Thursday, February 3, 2011
2010, Walker Books for Young Readers
Inside the closed community of Borough Park, where most Chassidim live, the rules of life are very clear, determined by an ancient script written thousands of years before down to the last detail and abuse has never been a part of it. But when thirteen-year-old Gittel learns of the abuse her best friend has suffered at the hands of her own family member, the adults in her community try to persuade Gittel, and themselves, that nothing happened. Forced to remain silent, Gittel begins to question everything she was raised to believe.
A richly detailed and nuanced book, one of both humor and depth, understanding and horror, this story explains a complex world that remains an echo of its past, and illuminates the conflict between yesterday's traditions and today's reality.
Hush is a powerful book that you won't soon forget. Tons of books deal with child molestation and its painful aftermath, but Hush stands out. Gittel is growing up in the Chassidic Jewish community in New York City. Although she lives in the middle of the biggest, most sophisticated city in America, her world is incredibly small and sheltered. It's truly like going to a different country a hundred years ago.
When Gittel was 9 years old, she witness her friend Devory being molested. She didn't know what was happening, but she knew something was wrong. The book fluctuates between Gittel narrating the story as a 9 year old and as a 18 year old. We watch Devory as she slowly withers away from the trauma of her molestation until her death and then see Gittel as a new adult just starting to understand what really happened.
Chayil does a marvelous job showing how devastating the molestation is on Devory. She alternates between acting wild and crazy and then withdrawing completely. It's horrifying to see all the adults in Devory's life blame her - call her a horrible child - place all the blame on Devory. They don't know why Devory is acting this way, but never bother to think there might be a reason behind it.
Gittel observes all of this with concern and uneasiness, but is too young to have any conception of what's wrong. She is a confused bystander. Devory's awful death in some ways only makes things worse for Gittel. The community knows about the molestation but hushes it up. Even Gittel's family forbids her to speak of it, knowing that her awareness would destroy her chance of a successful marriage.
I think that the author chose to have Gittel narrate the book as an 18 year old newlywed because she doesn't understand what actually happened to Devory until she gets married. Gittel's life is incredibly sheltered. She's never been exposed to media or to the outside world. Until her wedding night, she doesn't know where babies come from. This new awareness brings Devory's molestation and death back to the forefront in her mind until the sadness and anger nearly destroys her.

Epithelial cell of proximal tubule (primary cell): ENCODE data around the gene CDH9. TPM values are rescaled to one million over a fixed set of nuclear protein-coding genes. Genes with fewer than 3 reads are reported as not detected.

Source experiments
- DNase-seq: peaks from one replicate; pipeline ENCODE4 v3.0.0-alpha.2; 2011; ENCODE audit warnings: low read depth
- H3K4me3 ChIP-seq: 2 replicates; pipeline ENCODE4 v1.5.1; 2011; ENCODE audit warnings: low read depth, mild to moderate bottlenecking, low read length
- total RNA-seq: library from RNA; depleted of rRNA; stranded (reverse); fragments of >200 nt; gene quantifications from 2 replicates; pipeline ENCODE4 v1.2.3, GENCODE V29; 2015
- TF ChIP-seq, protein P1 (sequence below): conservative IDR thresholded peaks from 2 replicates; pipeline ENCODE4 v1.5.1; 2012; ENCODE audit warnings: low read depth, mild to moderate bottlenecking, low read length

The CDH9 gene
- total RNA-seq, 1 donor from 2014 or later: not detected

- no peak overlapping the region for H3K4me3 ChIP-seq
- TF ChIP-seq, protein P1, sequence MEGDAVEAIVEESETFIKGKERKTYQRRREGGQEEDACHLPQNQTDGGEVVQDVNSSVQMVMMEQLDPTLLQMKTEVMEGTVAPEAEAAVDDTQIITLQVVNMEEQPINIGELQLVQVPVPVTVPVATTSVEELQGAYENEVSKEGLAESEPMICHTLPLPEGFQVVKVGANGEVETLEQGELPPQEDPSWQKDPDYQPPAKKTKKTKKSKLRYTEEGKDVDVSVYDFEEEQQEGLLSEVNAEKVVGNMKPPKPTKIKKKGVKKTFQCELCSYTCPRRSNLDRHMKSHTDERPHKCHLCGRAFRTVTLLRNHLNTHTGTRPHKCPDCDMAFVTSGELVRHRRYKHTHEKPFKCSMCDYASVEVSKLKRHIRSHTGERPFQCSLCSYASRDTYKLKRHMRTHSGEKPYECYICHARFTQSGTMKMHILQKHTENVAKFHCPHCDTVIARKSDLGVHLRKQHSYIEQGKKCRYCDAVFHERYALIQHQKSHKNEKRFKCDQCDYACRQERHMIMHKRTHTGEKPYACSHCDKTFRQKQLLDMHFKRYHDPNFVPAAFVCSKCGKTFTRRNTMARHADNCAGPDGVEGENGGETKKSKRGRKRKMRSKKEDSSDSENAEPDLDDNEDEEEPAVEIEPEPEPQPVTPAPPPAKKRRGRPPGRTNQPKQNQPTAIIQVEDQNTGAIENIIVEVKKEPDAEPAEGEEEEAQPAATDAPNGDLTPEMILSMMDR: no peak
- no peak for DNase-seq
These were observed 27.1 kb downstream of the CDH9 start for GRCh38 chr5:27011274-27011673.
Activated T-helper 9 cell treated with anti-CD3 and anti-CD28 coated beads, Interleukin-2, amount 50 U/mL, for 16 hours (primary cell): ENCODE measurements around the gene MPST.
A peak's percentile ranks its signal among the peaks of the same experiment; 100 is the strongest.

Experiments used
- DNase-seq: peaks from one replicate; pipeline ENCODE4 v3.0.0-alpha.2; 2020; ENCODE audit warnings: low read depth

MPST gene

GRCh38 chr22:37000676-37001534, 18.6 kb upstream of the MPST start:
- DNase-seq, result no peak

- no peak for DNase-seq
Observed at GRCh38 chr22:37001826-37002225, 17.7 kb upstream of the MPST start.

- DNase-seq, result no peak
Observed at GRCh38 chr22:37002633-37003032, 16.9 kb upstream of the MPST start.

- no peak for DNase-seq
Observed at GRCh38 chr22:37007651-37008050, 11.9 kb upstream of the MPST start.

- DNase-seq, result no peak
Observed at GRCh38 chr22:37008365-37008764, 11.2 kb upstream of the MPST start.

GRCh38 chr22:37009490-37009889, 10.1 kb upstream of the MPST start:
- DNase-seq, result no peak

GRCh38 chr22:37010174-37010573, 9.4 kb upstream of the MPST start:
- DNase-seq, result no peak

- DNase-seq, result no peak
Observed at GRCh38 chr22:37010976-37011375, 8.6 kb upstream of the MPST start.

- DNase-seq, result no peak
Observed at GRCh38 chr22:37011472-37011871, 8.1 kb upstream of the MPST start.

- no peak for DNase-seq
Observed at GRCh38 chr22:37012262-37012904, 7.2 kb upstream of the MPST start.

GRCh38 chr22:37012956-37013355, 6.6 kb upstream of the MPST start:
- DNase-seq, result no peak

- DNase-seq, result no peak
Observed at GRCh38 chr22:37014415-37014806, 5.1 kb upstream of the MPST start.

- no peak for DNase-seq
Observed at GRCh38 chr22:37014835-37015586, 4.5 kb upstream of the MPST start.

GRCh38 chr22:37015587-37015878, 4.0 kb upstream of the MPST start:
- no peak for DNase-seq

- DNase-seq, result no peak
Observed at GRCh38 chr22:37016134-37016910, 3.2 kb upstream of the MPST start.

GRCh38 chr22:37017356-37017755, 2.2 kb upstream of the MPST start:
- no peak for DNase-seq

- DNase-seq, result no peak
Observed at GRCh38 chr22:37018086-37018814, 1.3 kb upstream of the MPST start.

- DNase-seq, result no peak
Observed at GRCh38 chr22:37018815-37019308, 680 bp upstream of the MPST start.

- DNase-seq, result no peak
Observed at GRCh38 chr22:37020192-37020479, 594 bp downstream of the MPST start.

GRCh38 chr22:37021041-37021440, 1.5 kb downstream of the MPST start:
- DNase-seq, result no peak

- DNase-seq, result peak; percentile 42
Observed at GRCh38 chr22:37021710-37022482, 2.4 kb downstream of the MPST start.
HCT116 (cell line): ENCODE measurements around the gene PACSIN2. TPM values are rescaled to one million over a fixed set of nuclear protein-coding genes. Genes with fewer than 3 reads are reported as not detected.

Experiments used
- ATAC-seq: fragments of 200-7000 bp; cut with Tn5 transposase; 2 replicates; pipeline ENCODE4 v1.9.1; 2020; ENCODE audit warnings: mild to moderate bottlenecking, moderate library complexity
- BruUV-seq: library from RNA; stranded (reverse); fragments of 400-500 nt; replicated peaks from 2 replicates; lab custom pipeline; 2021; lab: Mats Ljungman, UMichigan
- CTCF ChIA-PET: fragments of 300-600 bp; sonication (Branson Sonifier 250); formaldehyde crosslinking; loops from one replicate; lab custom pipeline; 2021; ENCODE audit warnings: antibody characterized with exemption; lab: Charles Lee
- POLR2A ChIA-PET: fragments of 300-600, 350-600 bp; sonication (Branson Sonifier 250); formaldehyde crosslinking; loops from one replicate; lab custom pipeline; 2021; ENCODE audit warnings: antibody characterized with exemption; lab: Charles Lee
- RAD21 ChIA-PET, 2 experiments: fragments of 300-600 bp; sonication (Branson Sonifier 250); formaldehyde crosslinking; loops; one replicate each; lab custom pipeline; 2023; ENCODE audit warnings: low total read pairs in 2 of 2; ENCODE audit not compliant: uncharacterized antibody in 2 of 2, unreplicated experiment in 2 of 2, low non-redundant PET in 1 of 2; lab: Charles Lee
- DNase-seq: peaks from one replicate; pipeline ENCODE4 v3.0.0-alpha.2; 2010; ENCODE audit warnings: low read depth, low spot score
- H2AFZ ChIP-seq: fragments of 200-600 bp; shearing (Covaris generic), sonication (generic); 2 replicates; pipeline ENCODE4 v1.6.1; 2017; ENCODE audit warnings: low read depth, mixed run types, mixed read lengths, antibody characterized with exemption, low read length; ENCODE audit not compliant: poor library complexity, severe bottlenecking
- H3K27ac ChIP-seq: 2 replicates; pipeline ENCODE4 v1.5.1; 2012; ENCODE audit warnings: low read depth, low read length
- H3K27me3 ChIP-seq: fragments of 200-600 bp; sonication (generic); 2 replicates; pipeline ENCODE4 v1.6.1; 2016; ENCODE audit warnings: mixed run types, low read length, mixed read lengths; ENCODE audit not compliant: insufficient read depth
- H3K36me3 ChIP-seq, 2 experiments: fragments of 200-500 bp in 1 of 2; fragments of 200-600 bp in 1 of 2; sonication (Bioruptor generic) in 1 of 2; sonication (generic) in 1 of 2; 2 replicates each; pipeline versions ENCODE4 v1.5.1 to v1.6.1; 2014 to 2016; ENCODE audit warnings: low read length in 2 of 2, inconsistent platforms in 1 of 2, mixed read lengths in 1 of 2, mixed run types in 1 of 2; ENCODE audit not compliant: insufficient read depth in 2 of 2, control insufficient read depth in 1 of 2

The main focus of Hush is on the devastation of child molestation and the suppression of it by an entire community. But on a lighter note, the book is a fascinating cultural study. The author goes to great lengths to portray Chassidic culture. We learn about traditional family structure, schooling, religious practices, arranged marriages, and more. The book is filled with Yiddish phrases and has a large glossary at the end. I've been interested in Chassidic Jews ever since doing a paper about them in college, and I loved learning so much about their lives in Hush.
I liked how the portrayal of adults was both good and bad. You had Devory's parents who were just horrible. Gittel's mother was like a lot of mothers - in her zeal to see her daughter raised correctly, she came off as harsh and overbearing. But I felt she was only trying to help her daughter in her own way. Gittel's father was wonderful - funny, caring, and understanding. It was sad to see even him complicit in the cover-up of Devory's molestation and death. Kathy, Gittel's Gentile neighbor served as a mentor to her - a positive influence who never tired of telling Gittel that she was wonderful. I also grew to love Gittel's husband.
The effect of the Chassidim's self-imposed isolation is really fascinating. Given the history of persecution against the Jews, it's understandable why they want to keep to themselves. But it's not only that. Gittel goes to a school only with her specific sect of Chassidim - even other Jews are foreign. If it wasn't for Gittel's Gentile neighbor, she would never interact with any person who was not Jewish. This self-imposed segregation keeps the culture safe, but at a price. Anyone not like them - especially Gentiles but even other Jews - are scary and bad. They can't be trusted. This leads to situations where the community refuses to turn one of their own into the police, even if it means he is sure to commit more atrocities.
I highly recommend Hush for a book that is not only painful, intense, and beautiful, but also takes you to another world.
Rating: 4.5 / 5